The Sultans Newspaper

By Ivan Michael

Razia Sultana

Was the first Muslim woman ruler of the Delhi Sultanate. Her reign was from 1236-1240 AD. She was one of the intrepid soilders.Razia is said to have pointed out that the spirit of religion was more important than its parts, and that even the Islamic prophet Muhammadspoke against overburdening the non-Muslims. On another occasion, she reportedly tried to appoint an Indian Muslim convert fromHinduism to an official position but again ran into opposition from the nobles.

Ala-ud-din Khalji

Was the second ruler of the Khalji dynasty in Northern India, reigning from 1296 to 1316. He was of Turkic ethnicity but was born and raised in present-day Afghanistan.He is considered the most powerful ruler of the dynasty,Ala-ud-Din carried out a large number of reforms in the economic field. Certain regulations were issued with the object of fixing prices of food products, cloth and all kinds of piece goods and maid-servants, concubines, male and female slaves, milch cattle, beasts of burden, horses and various articles of general merchandise including such articles as bread, vegetables, Reori, Yakhni, needles etc. Other regulations were concerned with the ways and means of enforcing the prices fixed.

Muhammed-bin-Tughluq

Muhammad bin Tughluq tried to bring about many reforms but most of his plans failed because he was not practical in his thinking. Some of his plans or experiments that failed are given below:


1. Taxation in Doab (A.D 1326):


Doab is the fertile land between the rivers Ganga and Yamuna. Ghiyas-ud-din had reduced the land revenue to one-tenth, but Mohammed tried to raise the revenue once again.

Unfortunately, that very year the rains failed and the region came under the grip of famine. The farmers therefore could not pay the taxes. Many of the farmers were caught and punished while others left their lands and ran off to the jungles to escape the tyranny of the Sultan’s officers. When Mohammed realized this, he ordered his officers to spare the farmers and sanctioned financial help to them. But it was too late as the families of many farmers had already died of starvation and lands had also become barren.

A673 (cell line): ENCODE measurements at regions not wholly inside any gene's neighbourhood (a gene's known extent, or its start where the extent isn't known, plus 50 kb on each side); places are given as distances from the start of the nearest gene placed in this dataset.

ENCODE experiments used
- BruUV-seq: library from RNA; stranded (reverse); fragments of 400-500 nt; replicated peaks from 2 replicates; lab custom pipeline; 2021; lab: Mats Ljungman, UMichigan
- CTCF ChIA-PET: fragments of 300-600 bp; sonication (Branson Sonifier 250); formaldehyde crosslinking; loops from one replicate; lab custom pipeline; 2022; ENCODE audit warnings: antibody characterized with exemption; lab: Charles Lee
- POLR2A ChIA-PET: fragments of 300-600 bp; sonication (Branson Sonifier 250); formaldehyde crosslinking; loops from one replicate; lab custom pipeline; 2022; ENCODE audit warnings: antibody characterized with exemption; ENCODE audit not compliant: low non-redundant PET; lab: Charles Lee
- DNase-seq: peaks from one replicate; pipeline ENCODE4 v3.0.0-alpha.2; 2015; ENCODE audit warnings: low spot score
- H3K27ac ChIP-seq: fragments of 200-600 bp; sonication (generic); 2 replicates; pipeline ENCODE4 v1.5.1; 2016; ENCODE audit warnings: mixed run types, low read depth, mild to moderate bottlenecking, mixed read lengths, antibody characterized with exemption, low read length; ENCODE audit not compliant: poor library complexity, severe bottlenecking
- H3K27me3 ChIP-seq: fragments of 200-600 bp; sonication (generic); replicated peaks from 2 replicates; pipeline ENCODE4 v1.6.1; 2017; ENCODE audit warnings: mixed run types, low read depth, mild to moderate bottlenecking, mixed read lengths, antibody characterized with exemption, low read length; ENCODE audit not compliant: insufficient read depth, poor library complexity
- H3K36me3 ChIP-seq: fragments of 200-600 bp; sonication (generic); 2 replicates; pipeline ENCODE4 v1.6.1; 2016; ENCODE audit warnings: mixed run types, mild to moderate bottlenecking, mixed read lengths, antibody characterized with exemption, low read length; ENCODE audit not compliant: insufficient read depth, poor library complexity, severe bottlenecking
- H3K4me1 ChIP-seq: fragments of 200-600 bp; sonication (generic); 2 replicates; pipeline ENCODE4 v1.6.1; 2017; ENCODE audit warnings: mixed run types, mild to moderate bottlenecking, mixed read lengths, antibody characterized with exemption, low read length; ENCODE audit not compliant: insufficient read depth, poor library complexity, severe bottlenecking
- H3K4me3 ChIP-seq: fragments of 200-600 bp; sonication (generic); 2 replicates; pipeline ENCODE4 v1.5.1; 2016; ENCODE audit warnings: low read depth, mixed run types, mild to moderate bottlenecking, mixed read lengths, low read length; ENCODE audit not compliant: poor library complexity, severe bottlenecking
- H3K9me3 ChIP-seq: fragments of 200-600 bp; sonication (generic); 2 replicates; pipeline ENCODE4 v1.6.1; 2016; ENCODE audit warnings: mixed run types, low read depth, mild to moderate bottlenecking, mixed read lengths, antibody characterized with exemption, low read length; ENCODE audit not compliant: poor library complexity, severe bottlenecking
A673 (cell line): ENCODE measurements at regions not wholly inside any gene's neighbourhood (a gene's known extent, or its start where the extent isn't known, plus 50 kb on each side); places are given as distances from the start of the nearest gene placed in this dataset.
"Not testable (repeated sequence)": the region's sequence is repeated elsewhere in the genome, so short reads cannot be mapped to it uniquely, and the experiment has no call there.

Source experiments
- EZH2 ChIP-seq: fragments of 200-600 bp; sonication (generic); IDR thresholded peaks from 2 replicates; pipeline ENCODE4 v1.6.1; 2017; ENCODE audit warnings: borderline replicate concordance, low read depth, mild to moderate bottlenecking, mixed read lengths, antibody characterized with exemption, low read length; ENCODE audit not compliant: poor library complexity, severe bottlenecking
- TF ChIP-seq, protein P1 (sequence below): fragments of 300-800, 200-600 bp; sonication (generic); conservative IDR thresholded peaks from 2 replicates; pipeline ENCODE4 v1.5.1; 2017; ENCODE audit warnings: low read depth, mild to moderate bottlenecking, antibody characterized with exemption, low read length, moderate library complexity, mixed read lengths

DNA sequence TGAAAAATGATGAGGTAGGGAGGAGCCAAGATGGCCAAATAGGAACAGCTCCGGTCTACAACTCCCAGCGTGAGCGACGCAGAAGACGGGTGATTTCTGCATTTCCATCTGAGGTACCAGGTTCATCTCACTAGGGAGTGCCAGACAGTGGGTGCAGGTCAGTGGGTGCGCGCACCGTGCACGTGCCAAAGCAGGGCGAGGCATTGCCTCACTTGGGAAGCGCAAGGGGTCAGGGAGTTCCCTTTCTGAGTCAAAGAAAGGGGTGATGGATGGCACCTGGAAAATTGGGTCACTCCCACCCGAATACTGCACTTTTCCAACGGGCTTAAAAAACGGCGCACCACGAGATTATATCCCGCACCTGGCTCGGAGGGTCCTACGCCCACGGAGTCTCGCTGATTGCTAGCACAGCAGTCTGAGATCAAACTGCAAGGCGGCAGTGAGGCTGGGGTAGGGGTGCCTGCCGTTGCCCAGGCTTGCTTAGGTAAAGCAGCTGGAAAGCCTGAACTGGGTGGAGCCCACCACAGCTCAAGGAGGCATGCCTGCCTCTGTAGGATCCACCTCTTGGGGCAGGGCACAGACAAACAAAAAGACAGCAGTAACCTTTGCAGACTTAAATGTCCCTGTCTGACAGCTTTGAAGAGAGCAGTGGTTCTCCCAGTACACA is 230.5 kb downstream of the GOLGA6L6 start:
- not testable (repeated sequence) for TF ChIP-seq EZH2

2. Transfer of Capital (A.D 1326-1327):


In A.D 1326, the Sultan decided to shift his capital to Devagiri (renamed Daulatabad), because he felt, that Daulatabad was more centrally located than Delhi. Since the Empire included many portions of the Deccan, he thought it would be easier to control the southern territories.

The plan as such was not faulty because Daulatabad was equidistant from from other parts of the country. But his folly lay in the manner he set about to execute his plan. Instead of shifting only his government, he ordered the entire population of Delhi to move to Daulatabad. Roads were built and food and shelter provide to all. But the people of Delhi were not happy and they looked upon this as an exile. Many people died on the way .Once the Sultan settled in Daulatabad, the Mongols began to renew their raids. The Sultan now realized his folly and ordered the capital to be shifted back to Delhi.


3. Token Currency (A.D. 1330):


The failure of the earlier plans of Muhammad bin Tughluq caused a great loss to the treasury. Being badly in need of money, he tried another novel experiment. This was the introduction of token (copper) currency. He ordered that the copper coins should be considered equal in value to the gold and silver ones. This experiment also failed because every goldsmith started minting fake coins at home. People started paying their taxes in these coins. Foreign traders refused to accept these fake coins and as a result, there was a huge loss of revenue. He then announced that all the copper coins could be exchanged with the gold and silver coins. The people came out with their copper coins and took away the gold and silver ones. This resulted in a great loss to the government.

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